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Sling bullets (Read 7447 times)
english
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Sling bullets
Feb 11th, 2004 at 4:30pm
 
I was curious to check out the article about Roman sling bullets of lead.  I had always assumed tat the shape increased range and accuracy and all that.  But reading the article, I saw that the results were inconclusive.  And that got me thinking as to why they would make them that shape.  I then went out and was using my split pouch sling, of two pieces of long cord split in the middle, and occasionally, if the stone was a slightly awkward shape, it would just come out of the back of the sling rather than being released when I let go.  I had made some blu-tac glandes shapes, which I intended to sling.  I put one in my pouch and was interested to see that no matter how vigorously I swung the sling, no matter how badly positioned the blu tac bullet, it never came out.  I also saw that Balearic slingers, the mainstay of the Roman slinging force, used split pouch slings similar to mine.  Perhaps that is why the shape is the way it is.  Anyway, that is my view.  Anyone else got suggestions, because I was going to make some out of clay (I cannot afford lead or anything like that) and I wanted to be certain before I made them.
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Chris
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Re: Sling bullets
Reply #1 - Feb 11th, 2004 at 5:44pm
 
People have speculated that the non-spherical shape was to help the projectile stay in the pouch, as you suggest.  Other people have noted that it is possible that the projectile would orient itself point-first due to air resistance.  The pointedness would increase the penetration capability tremendously.

I think both arguments have merit, and can be proved with testing.  I await your research articles in my inbox.   Tongue

Chris
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english
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Re: Sling bullets
Reply #2 - Feb 12th, 2004 at 4:32am
 
I don't think that the projectiles do orient themselves; I know I was only using blu-tac, but it was the right shape, and it is heavier than it looks.  ALL my projectiles stayed the same in terms of orientation after being released; they stayed on their sides.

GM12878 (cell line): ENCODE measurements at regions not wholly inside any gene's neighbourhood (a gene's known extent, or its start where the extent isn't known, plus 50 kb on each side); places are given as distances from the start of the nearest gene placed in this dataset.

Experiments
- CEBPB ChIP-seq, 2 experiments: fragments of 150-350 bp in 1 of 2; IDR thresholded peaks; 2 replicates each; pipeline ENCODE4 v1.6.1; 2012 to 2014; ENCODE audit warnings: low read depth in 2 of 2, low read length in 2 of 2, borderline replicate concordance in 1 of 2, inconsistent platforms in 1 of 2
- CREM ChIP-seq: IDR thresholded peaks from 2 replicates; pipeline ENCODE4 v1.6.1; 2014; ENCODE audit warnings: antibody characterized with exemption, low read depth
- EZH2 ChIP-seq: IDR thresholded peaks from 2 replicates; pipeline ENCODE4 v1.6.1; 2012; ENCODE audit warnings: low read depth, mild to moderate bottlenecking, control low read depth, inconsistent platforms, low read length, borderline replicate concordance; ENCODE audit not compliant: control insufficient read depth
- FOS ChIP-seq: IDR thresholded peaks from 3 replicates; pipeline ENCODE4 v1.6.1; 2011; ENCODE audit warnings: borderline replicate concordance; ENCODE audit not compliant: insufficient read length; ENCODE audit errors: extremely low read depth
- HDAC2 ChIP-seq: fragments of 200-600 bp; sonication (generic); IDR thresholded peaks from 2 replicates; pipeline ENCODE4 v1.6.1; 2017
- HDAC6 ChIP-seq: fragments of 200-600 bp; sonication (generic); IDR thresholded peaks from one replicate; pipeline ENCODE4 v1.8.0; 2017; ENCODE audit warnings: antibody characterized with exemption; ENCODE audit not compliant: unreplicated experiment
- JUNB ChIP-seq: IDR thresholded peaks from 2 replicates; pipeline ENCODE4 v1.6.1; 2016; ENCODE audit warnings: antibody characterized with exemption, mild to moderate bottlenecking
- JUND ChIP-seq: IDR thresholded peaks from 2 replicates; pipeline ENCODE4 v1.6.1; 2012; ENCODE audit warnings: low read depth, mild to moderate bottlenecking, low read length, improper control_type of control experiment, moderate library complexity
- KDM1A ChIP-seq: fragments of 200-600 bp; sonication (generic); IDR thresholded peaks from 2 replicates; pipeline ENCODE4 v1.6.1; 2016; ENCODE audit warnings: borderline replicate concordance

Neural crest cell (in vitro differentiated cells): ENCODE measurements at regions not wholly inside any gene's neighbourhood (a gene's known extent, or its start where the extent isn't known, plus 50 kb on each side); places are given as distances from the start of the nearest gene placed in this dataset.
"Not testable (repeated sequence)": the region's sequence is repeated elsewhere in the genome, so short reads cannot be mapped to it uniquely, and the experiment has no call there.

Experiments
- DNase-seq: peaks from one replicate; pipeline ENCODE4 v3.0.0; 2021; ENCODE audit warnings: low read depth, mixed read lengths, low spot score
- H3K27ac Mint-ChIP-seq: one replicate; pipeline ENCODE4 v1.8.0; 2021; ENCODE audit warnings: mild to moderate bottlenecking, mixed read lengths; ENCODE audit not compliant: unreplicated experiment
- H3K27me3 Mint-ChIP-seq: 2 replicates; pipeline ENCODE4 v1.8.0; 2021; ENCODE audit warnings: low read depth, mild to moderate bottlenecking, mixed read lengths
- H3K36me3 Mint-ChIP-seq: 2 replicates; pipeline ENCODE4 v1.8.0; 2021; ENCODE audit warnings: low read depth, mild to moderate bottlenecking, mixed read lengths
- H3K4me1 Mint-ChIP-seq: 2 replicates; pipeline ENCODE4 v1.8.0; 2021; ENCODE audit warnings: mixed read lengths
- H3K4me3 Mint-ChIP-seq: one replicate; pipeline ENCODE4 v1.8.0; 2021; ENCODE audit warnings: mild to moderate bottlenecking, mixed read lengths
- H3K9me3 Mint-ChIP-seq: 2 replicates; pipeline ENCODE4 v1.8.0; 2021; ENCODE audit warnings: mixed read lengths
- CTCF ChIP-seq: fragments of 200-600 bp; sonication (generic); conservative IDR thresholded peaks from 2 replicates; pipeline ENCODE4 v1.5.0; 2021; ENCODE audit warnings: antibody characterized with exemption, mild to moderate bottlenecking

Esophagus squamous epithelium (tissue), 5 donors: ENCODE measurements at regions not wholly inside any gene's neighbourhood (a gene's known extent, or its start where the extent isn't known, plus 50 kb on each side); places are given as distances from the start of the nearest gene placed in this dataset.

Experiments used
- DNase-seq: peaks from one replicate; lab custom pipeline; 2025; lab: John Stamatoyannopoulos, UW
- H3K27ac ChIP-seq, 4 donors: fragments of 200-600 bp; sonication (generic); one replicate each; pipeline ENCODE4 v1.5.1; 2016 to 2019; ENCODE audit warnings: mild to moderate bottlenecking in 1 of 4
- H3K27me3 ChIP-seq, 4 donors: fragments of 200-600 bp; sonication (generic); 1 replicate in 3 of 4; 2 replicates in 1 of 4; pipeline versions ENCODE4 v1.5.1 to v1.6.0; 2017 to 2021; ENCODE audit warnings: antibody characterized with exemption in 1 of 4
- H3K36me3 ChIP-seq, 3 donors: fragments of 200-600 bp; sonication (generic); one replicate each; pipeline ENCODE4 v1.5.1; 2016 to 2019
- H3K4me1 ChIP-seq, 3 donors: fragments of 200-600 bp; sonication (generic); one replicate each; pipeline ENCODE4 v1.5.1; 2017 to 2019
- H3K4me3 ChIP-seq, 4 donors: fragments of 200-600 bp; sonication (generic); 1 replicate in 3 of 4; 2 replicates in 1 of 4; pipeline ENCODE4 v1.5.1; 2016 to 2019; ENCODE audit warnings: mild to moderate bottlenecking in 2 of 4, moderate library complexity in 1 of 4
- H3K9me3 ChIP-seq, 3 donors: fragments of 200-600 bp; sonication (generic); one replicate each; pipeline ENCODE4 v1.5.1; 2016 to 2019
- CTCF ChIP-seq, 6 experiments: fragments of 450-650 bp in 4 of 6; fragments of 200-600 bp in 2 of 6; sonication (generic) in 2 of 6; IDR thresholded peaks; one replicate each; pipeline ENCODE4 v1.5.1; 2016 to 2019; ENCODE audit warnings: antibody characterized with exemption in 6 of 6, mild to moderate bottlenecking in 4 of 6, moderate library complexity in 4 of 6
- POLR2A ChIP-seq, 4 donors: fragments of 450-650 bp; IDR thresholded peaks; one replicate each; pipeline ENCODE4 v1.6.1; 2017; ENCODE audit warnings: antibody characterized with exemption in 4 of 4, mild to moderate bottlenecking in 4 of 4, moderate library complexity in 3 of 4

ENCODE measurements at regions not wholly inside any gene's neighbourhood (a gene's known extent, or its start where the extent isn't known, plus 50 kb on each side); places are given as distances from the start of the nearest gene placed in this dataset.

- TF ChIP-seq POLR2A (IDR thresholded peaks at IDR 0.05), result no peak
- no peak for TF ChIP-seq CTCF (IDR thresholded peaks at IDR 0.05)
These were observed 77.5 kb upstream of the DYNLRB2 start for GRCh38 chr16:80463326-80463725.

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Chris
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Re: Sling bullets
Reply #3 - Feb 13th, 2004 at 12:34am
 
How could you view them in-flight?

Chris
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english
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Re: Sling bullets
Reply #4 - Feb 13th, 2004 at 4:36am
 
Well, I slung them really, really high, in a nice arc; when it started to come down, and even before then, I could see them perfectly outlined.  I mean, they were travelling quite slowly, so it wasn't difficult.  I was in the middle of a large field, so I had plenty of room, and I wasn't shooting at a target, once I started to do some real tests.  And basically what I saw was a rugby ball shaped object, from the side, flying through the air.
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Chris
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Re: Sling bullets
Reply #5 - Feb 13th, 2004 at 4:28pm
 
When you saying flying sideways, you mean the longest side is presented in the direction of motion?  In order to get the projectile to fly correctly, (like the rotation of an american football or bullet), the shape has to be very specific (the release is also important, but that is much harder to control with a sling, so we have to figure out how to do without it).  Perhaps someone can make a droplette shaped projectile?  That would have the best chance of in-flight orientation. 

Chris
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Ulrica
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Re: Sling bullets
Reply #6 - Feb 15th, 2004 at 3:41pm
 
WouldnŽt a droplette-shape turn the heaviest side first after some seconds, even if you let it go with the point first?? Or am I thinking totally wrong here?

If I remember it correct from school ( long, long time ago) when we dropped a thing, with a heavy end up, it turned on the way down, so the heavy end reched the floor first...

Or is it a question about balance...

Well, IŽm too tired for these kind of questions right now

Ulrica


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May the stones go your way&&&&//Ulrica
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David_T
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Re: Sling bullets
Reply #7 - Feb 15th, 2004 at 6:15pm